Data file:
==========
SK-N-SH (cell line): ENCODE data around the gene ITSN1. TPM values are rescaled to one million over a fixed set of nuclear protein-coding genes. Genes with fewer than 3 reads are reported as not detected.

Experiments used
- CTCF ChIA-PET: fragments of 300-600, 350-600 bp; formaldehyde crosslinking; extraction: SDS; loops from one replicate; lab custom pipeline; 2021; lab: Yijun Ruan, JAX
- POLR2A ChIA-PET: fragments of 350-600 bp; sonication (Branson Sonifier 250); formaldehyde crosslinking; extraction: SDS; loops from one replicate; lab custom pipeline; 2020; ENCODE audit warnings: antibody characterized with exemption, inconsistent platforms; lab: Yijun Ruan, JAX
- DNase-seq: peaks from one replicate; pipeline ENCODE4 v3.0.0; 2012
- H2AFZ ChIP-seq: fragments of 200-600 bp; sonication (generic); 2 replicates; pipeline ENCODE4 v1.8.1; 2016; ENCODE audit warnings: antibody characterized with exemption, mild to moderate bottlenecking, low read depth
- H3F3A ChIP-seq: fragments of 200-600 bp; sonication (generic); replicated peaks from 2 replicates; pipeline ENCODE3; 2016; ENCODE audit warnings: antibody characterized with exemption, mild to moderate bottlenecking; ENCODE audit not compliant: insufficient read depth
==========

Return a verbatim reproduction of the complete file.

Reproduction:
SK-N-SH (cell line): ENCODE data around the gene ITSN1. TPM values are rescaled to one million over a fixed set of nuclear protein-coding genes. Genes with fewer than 3 reads are reported as not detected.

Experiments used
- CTCF ChIA-PET: fragments of 300-600, 350-600 bp; formaldehyde crosslinking; extraction: SDS; loops from one replicate; lab custom pipeline; 2021; lab: Yijun Ruan, JAX
- POLR2A ChIA-PET: fragments of 350-600 bp; sonication (Branson Sonifier 250); formaldehyde crosslinking; extraction: SDS; loops from one replicate; lab custom pipeline; 2020; ENCODE audit warnings: antibody characterized with exemption, inconsistent platforms; lab: Yijun Ruan, JAX
- DNase-seq: peaks from one replicate; pipeline ENCODE4 v3.0.0; 2012
- H2AFZ ChIP-seq: fragments of 200-600 bp; sonication (generic); 2 replicates; pipeline ENCODE4 v1.8.1; 2016; ENCODE audit warnings: antibody characterized with exemption, mild to moderate bottlenecking, low read depth
- H3F3A ChIP-seq: fragments of 200-600 bp; sonication (generic); replicated peaks from 2 replicates; pipeline ENCODE3; 2016; ENCODE audit warnings: antibody characterized with exemption, mild to moderate bottlenecking; ENCODE audit not compliant: insufficient read depth